Let’s help each other out
We need a pandemic to treat each other respectfully?
These are tough times with an undecided future. With that, I have seen such incredible acts of generosity. I’m only scratching the surface by highlighting those people offering to deliver meals and groceries, or tutor children online. If there is some kind of rainbow in a global shutdown, then let it be the ability to treat each other with respect and help out where we can.
People are being asked to stay home, but that is heeded only after stocking their shelves and deciding a lifetime supply of toilet paper is necessary. (Seriously, buy a bidet.) I’ve listened to concerns about shops changing hours and pictures of empty shelves. The concern is raised not for the workers, but for the inconvenience. I haven’t seen a lot of photos of workers restocking those shelves. These are the people that are the gears that keep things moving whether there is a global virus or not. “Please” and “thank you” are always appreciated.
If you want to help, volunteering to babysit random children may not be the best answer. This is not the time to resurrect the Chickenpox House Party. (Back in the olden days, when I was young, parents would expose their children to chickenpox just to “get it over with.” You don’t want to “go get” COVID-19.) That is just my opinion and that of every medical professional. I’m not saying that the babysitting offer isn’t generous or that the need isn’t necessary. The issue I foresee is longevity and continuity. The children and caregivers both need consistency. One option that is being done in the UK is an alternating parent/caregiver/friend child care. Parents check with employers to be able to stay at home one day to child-care share with other families. That way the contact is limited to a small familiar cluster. The children will most likely know the other children and there will be longevity and consistency. The group remains small, and each parent takes a day with the cooperation of their employer. Another way to help parents unable to work remotely is to offer to run errands.
Another way to help is to call the Office of the Aging (Franklin County at 518-481-1526 or Essex County at 518-873-3695) as well as your town hall offices. Lists are being compiled of residents who have compromised immune systems or are part of our more fragile population. Volunteer to be a runner. Food pantries can always use food (foodpantries.org) with drop boxes in most grocery stores. Authorities are trying to be as systematic as possible. Please be patient. Don’t forget to ask for ways to help the first responders, health care professionals, small businesses and the service industry. They are out in the field and may not have time to take care of things at home. There are social media groups forming so people can ask for assistance, but also double-check with authorities so efforts aren’t being duplicated. Remember that most people here do not have a lot of real-world pandemic experience unless you lived in a war zone or you’re my 91-year-old mother.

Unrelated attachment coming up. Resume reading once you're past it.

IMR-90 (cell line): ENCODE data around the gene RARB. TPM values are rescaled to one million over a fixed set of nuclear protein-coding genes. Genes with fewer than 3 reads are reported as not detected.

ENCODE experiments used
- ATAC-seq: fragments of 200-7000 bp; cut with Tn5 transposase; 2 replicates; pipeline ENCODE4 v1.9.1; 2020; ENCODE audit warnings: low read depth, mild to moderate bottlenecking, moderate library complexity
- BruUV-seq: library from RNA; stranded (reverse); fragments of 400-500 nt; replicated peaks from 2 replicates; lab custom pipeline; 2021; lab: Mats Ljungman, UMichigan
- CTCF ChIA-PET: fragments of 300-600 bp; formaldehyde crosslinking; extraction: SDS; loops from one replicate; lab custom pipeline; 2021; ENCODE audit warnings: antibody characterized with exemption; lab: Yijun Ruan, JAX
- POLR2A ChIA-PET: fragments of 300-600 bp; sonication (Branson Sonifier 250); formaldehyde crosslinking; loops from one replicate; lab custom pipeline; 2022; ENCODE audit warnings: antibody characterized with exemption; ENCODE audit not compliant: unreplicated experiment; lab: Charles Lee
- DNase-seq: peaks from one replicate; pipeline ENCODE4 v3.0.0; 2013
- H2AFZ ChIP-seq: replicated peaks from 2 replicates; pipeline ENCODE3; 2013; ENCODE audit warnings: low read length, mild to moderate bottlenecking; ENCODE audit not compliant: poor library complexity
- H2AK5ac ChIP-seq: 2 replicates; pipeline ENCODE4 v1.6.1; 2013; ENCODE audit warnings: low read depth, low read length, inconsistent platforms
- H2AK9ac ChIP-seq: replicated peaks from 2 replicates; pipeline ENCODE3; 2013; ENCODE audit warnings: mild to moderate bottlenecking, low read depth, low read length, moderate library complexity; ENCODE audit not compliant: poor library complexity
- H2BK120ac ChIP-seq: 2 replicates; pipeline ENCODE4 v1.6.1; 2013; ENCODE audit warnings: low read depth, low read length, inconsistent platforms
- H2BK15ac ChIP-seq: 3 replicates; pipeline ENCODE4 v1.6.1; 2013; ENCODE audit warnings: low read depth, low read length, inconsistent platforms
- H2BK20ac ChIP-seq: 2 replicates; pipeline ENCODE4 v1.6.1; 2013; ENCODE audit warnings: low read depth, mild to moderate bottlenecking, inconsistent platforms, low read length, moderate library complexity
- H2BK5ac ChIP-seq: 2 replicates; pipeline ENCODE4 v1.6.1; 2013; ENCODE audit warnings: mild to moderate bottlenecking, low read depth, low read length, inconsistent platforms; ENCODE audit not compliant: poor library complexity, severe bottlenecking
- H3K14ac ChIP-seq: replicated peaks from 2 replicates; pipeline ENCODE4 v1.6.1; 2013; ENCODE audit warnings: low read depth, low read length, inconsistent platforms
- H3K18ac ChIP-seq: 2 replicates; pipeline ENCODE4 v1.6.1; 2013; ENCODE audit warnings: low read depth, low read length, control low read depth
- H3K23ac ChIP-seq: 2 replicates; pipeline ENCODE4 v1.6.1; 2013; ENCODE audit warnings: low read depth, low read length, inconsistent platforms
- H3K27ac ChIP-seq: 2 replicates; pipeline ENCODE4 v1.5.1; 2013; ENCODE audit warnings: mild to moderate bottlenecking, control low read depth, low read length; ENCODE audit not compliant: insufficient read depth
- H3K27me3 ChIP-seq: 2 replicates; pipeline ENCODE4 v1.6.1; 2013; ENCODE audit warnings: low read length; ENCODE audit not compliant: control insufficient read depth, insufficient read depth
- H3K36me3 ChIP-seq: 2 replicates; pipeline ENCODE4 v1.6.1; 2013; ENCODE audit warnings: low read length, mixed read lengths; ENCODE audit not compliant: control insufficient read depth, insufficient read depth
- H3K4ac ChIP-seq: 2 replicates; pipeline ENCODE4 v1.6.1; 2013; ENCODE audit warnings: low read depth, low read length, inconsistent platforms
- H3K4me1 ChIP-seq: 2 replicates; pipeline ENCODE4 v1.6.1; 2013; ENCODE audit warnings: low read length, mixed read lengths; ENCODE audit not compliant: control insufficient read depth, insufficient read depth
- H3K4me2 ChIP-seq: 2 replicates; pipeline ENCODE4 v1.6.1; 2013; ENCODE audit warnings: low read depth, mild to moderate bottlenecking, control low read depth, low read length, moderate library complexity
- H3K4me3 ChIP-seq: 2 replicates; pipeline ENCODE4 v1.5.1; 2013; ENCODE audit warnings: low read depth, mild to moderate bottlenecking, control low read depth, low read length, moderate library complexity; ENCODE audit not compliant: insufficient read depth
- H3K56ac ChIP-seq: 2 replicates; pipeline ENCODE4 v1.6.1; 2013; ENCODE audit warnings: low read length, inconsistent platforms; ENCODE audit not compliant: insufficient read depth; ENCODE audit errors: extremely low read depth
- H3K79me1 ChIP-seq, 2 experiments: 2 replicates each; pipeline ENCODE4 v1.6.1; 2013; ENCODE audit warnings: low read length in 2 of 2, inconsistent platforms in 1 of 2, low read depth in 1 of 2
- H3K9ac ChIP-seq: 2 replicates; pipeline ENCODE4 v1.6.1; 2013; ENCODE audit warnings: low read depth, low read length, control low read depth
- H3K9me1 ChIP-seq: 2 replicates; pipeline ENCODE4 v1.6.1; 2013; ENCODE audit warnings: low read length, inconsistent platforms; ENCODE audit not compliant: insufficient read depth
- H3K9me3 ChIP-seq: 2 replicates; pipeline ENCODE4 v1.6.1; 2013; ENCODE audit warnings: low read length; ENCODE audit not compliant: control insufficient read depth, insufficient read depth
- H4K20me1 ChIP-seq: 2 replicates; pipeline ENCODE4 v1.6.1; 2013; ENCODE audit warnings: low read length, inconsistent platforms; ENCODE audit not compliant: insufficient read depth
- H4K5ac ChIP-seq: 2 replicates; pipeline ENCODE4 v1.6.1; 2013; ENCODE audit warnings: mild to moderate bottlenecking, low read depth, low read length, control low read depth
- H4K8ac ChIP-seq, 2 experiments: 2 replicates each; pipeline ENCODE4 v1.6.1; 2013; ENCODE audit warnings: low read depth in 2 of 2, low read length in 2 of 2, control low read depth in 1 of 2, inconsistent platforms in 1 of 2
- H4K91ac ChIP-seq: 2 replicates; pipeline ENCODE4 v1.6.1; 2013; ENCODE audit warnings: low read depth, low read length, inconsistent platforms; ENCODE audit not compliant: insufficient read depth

You will get frustrated with your children’s teachers. I know. My husband is a teacher, and I can hear the complaints from here. He is trying his best, as are all the educators. They are not taking a vacation. They are trying to maneuver uncharted territory. Online learning is not going to work for everyone, so let’s use this as an opportunity to discover new options. Let’s keep the communication civil and constructive.
I don’t have any answers, really. I just love how kind-hearted everyone is during a pandemic. When this ends, I hope we all walk away from this and remember how we wanted to help our neighbors. We helped not because of common views but in spite of our differences. We helped because we are all human.
Diane Chase is the author of the Adirondack Family Time guidebook series. For family-friendly activities go to AdirondackFamilyTime.com.